The Nutcracker Part 2: Battlerats fantastica

I don’t even regret how loose that pun is

YES I KNOW THESE AREN’T RATS

Act I, No 6.  Scene (Departure of Guests/Night)

Right so, as you recall from Part I, we are all very tired after that big party.

Clara’s lullaby for the nutcracker comes back in a new, more lush arrangement. Remember how the opening overture used the highest instruments and left out the bass, which entered with the parents? Same deal here as the adults all get tired and begin to leave the party. Clara’s lullaby is no longer in the high woodwinds, but in the full strings section with a nice boosting from the woodwinds and horns, plus a harp and a triangle because NIGHT MAGIC.

At 0:46 the melody is passed off to the English Horn (a cousin of the oboe) as the Stahlbaums start to send off final guests and send their children off to bed. Clara wants to take her nutcracker but is told no so she makes extra sure he’s comfy and then is sent away to bed. As this bedtime process is going on, we hear the melody get repeated in the clarinet, an even lower, mellower woodwind, and finally repeated down to the muted cellos and basses once Clara is good and “asleep”.The shimmering violins may suggest that all is not quite as peaceful as the melody suggests though….

jk…that comes later…

Jk, that comes later. It’s more like this right now!

At 2:21 the shimmering strings transition us into full night. A harp spills some musical moonlight onto the stage and sneaky lil Clara sneaks back onstage to check on her nutcracker. Honestly, given the psychopath of a brother she has, this is a pretty good idea.

Tchaikovsky writes all kinds “discoveries” into this movement by using a big harp glissando to lead into the melodies (i.e. 2:44, 2:50). It’s all harps, strings, and flutes so we know that Tchaikovsky is telling us we’re in our happy/safe orchestration place. Soon though, the reedier woodwinds start to take over and lead us right into a big terrifying brass/timpani jump scare (3:10). You know why? Because the effing clock has Drosselmeyer’s face in it. Honestly, the Stahlbaum family needs to rid themselves of this toxic friend.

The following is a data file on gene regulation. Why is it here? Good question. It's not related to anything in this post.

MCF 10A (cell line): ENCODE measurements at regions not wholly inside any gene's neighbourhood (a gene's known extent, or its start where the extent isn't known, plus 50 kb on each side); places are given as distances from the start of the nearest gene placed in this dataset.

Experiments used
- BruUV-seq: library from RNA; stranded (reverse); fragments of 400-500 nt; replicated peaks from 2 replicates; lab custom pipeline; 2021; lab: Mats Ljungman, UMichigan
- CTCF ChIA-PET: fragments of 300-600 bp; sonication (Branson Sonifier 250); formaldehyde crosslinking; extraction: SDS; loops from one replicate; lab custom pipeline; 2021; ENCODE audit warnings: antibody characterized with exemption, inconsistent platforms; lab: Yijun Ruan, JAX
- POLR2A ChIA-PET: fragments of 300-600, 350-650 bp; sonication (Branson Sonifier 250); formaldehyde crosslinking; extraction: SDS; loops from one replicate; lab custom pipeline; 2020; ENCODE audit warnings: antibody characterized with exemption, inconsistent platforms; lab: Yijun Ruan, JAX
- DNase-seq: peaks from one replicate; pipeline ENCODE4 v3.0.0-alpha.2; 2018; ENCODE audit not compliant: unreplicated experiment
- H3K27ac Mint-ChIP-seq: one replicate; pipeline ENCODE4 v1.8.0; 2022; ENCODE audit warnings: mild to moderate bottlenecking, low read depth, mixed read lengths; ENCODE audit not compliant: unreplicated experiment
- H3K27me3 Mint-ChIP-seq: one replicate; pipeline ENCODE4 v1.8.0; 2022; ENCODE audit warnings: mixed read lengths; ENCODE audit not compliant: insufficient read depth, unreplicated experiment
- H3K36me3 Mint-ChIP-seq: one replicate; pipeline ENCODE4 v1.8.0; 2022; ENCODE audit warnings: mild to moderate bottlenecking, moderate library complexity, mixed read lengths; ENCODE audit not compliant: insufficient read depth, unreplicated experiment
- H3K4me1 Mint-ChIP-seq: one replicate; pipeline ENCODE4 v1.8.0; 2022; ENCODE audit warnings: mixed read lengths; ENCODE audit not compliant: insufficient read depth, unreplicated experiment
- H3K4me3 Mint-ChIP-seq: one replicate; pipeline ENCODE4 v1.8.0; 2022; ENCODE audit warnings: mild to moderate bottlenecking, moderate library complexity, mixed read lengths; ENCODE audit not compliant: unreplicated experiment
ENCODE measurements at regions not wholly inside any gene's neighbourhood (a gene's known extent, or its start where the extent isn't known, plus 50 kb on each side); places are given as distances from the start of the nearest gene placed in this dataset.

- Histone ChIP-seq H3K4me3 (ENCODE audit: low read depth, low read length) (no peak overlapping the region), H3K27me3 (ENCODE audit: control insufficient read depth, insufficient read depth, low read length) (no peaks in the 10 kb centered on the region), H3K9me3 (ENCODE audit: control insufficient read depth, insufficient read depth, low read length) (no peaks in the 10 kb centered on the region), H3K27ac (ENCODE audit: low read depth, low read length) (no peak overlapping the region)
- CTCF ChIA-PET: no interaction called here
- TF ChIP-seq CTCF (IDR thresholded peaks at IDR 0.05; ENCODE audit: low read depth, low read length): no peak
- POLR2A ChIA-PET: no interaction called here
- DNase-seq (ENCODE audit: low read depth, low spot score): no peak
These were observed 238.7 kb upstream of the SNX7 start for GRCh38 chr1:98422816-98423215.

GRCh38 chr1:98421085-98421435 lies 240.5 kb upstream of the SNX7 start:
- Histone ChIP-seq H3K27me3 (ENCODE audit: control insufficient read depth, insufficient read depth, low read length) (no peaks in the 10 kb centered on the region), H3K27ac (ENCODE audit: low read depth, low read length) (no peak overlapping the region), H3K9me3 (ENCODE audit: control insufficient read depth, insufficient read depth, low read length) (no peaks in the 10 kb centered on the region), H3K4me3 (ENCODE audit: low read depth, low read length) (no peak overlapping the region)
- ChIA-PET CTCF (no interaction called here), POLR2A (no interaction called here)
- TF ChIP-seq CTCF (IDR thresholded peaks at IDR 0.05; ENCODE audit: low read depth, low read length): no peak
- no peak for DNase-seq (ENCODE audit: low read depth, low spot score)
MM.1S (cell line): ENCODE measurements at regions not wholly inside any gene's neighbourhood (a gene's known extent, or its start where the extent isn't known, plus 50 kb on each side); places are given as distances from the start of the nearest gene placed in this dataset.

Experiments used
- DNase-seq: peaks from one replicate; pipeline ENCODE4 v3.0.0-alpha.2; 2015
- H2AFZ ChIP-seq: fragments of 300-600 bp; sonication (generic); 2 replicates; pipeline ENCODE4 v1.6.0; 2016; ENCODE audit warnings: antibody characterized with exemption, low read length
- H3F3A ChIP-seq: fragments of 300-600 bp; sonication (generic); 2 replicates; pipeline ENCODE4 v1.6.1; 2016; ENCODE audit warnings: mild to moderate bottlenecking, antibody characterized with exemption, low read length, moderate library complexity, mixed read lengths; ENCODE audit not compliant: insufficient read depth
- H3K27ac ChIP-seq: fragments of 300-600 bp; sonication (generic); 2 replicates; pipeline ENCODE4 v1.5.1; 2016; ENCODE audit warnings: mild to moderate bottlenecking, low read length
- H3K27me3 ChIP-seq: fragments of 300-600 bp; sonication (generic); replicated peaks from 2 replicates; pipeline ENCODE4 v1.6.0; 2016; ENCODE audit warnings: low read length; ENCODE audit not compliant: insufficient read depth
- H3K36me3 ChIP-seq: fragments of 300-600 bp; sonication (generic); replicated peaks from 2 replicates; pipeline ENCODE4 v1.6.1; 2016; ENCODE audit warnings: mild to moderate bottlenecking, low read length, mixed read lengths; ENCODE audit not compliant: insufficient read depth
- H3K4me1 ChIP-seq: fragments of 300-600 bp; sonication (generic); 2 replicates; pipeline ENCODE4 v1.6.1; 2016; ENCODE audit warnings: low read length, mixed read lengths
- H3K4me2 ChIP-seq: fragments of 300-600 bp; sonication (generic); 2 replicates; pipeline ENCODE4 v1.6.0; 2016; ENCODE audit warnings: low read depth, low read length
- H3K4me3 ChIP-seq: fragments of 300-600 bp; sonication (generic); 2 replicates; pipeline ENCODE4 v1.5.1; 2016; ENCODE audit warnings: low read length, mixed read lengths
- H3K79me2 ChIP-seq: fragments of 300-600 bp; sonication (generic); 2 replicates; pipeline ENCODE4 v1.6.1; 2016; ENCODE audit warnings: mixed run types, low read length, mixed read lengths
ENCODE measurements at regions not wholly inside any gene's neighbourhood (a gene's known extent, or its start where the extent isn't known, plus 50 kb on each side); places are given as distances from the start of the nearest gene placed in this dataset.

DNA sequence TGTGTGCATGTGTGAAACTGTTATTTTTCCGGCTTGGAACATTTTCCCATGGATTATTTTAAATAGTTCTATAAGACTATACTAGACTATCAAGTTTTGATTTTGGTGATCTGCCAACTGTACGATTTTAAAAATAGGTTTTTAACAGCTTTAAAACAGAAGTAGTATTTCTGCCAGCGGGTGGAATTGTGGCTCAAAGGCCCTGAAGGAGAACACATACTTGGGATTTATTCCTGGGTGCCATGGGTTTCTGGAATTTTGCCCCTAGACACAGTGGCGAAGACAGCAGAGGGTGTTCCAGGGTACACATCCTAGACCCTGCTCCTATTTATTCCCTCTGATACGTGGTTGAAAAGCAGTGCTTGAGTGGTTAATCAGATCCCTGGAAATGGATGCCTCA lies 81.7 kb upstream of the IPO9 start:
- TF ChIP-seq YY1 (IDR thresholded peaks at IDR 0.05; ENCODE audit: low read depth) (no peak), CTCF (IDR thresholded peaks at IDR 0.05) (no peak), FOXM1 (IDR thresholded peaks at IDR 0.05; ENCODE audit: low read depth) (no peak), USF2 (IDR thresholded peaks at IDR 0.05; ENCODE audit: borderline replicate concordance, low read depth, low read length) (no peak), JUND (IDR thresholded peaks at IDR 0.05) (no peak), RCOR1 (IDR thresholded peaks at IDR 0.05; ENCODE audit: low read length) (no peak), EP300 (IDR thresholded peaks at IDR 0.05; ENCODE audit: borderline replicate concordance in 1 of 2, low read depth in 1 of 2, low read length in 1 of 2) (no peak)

Now we hear the mouse/rat music for the first time at 3:13.

SIDEBAR: Are they mice or rats? They’re mice in the score, but a lot of productions call them rats. I don’t care, giant battle-rodents are upsetting either way. I am gonna call them rats in this post as per the initial bad joke I made in the title of this post.

Anyway, the rat music appears here because creepy clock-face Drosselmeyer is CALLING THEM OUT. The clock strikes midnight, and this is usually a good opportunity for a company to have 12 rats pop out all over the stage. SF Symphony has a very nice clock sound! Almost every recording is different and hey, look at that! There’s a Spotify playlist with a ton of recordings at the end of this post if you really want to try it out.

A sinister little duet between the bass clarinet and the bassoon with worried peeps from the piccolos. The cellos pick up the melody next and because of where the melody is written in their range, it really does sound like little scratching mice feet all over the room. Clara reasonably responds like this

All the mice decide they’ve given her a good enough scare and take off at the big climax (4:29).

At this point, the Christmas tree suddenly starts growing and Clara turns to look at it.